Coming up next on the Celebrity Funeral Channel
My friend Jeff probably gets tired of all my million-dollar ideas, because every time I’ve gotten one over the past 30 years, I’ve called him up to ramble on about them. They were all so brilliant that I can’t remember any of them right now, except that a few of them did go on to make millions upon millions of dollars for somebody, but not me. But I do remember the million-dollar idea I just got recently, and it’s such a natural and a no-brainer that, what the hey, why don’t I just tell you about it?
The Celebrity Funeral Channel. It’s got celebrities, it’s got death, it’s got dead celebrities, plus it’s got tons of other possibilities. Like the various styles of mourning, the history of undertaking, the tension of aerodynamic styling versus classic design in hearses, caskets and other accoutrements of death. It’s got Elvis, Eva Peron, Princesses Grace and Diana, Michael Jackson, Anna Nicole Smith and a host of others, and by the time the channel is up and running, it’ll most likely have Lindsay Lohan, too. And, if we’re lucky, a few other overly entitled celebrities.
Think of the sponsorship possibilities: Not only would you get Service Corporation International, aka Dignity Memorial, and Forest Lawn and the Batesville Casket Company, but you’d get various cosmetics manufacturers that specialize in post-viable makeup, you’d probably get a few ads from the Mormons, plus life insurance plans and more. That’s just for starters. And too bad Buick has refocused its trajectory post-General Motors bankruptcy, because back when that marque’s median customer age was 78 and its cars looked like Batesville products, you’d get some of those ads, too. Plus lots of others. I mean, wouldn’t you advertise on a channel like this? I know I would.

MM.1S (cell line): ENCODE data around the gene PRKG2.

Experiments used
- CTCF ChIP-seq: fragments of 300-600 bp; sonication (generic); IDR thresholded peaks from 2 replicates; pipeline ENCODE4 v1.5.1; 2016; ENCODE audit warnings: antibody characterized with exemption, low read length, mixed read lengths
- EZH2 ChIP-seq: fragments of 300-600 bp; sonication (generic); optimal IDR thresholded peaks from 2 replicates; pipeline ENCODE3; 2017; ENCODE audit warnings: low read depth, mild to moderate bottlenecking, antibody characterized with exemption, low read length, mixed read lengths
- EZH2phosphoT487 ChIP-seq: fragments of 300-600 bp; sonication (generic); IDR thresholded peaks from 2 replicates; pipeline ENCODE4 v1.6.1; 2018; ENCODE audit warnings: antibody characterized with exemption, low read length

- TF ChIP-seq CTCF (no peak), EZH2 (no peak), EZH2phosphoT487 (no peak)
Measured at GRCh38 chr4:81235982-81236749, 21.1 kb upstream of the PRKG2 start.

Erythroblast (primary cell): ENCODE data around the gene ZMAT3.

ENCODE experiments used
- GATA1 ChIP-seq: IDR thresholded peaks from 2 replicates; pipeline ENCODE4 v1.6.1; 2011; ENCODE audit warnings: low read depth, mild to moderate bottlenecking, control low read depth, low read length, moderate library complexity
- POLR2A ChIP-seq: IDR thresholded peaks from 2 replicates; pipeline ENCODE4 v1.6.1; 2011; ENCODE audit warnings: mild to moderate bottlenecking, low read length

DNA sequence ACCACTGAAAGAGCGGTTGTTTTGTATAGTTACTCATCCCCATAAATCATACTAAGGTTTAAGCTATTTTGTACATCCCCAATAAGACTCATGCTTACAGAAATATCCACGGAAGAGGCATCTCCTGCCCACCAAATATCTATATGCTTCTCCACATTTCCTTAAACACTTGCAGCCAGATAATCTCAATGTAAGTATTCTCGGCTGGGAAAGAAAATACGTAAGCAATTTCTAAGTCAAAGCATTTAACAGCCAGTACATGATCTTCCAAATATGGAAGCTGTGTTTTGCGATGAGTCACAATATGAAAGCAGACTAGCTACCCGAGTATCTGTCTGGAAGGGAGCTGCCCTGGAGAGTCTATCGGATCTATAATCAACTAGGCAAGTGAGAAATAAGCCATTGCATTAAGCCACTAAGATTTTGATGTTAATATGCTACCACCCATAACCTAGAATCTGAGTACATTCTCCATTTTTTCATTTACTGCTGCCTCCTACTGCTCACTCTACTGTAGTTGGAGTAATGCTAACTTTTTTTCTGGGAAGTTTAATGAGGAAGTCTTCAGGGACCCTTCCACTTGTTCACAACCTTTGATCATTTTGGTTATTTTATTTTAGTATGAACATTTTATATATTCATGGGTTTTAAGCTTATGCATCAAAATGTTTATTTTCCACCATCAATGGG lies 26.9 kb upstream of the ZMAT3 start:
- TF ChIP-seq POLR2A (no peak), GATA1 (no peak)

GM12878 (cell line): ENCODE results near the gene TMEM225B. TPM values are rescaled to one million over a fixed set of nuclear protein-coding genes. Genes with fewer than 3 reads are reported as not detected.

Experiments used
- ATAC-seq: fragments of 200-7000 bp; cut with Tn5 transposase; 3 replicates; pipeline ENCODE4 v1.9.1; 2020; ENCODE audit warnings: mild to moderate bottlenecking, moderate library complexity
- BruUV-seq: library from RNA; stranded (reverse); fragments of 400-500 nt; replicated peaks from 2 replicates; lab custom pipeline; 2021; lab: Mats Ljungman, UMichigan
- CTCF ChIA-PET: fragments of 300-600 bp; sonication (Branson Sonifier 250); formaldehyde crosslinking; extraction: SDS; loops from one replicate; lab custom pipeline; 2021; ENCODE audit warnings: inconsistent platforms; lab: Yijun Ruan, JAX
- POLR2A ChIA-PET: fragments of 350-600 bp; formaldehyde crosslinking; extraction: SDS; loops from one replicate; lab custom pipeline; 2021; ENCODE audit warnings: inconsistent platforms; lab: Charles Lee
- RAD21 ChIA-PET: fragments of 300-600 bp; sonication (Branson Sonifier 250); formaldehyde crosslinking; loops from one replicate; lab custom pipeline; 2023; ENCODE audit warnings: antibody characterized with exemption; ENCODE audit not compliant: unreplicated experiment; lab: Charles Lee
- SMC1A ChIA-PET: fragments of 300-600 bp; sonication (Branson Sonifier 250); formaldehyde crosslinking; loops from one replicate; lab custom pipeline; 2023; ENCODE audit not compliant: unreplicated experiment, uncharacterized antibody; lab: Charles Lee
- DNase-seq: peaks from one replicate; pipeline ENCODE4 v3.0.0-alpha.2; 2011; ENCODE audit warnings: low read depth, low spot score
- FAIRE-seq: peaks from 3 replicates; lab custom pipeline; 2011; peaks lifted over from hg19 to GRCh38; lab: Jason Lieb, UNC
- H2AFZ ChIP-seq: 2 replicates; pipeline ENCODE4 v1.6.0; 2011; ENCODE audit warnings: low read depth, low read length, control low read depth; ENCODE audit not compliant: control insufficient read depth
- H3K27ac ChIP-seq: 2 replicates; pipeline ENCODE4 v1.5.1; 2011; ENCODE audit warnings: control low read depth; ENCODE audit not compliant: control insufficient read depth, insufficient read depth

And think of the program possibilities. Start with long “Behind the End of the Music”-style VH1 segments, little documentaries about funerals woven together from footage with narration, and then add in interviews with embalmers to the stars, the person who did the facial restoration work on the disfigured accident victim or the star whose mug was rendered unrecognizable from the ravages of drugs or disease. The, you’d have a new class of critics and opinionists — let’s just call them armchair thanatologists — who would be champing at the bit to spout their opinions on death, style, celebrity and overarching cultural decay. Not to mention some choice celebrity commentators: Imagine John Waters discussing celebrity funerals in terms of bad taste publicly flaunted, or various Kardashian family members interviewed for no real reason at all?
And let us not forget that the first three letters of funeral happen to be f-u-n, which are also the first three letters of the word funny, and there are potentials for unintentional comedy all over the place here, like various celebrity mourners deadpanning on how the dear departed was like Mozart, da Vinci, Shakespeare, Einstein and Jean d’Arc, all rolled into one person, even if their claim to fame was that they parlayed childhood sitcom success into a lifetime of horribly embarrassing drug- and alcohol-fueled car and party crashes.
I think that all of us have a bit of the armchair thanatologist in us, don’t we? We all die, eventually, so I’m guessing that particular character facet is hardwired into us. Plus, most everybody loves the trainwreck voyeurism of a good public funeral display, especially if there are famous people involved. And look at the popular narrative arcs of those interminable VH1 Behind the Music specials, where the redemption angle is tossed in at the end, but what really rivets viewers’ attentions is the downfall, the hitting bottom.
Schadenfreude is a marketable commodity. So is grieving. And everybody dies, even famous people. Don’t you think we should make some money here? So call me already, and let’s talk. —Jackson Griffith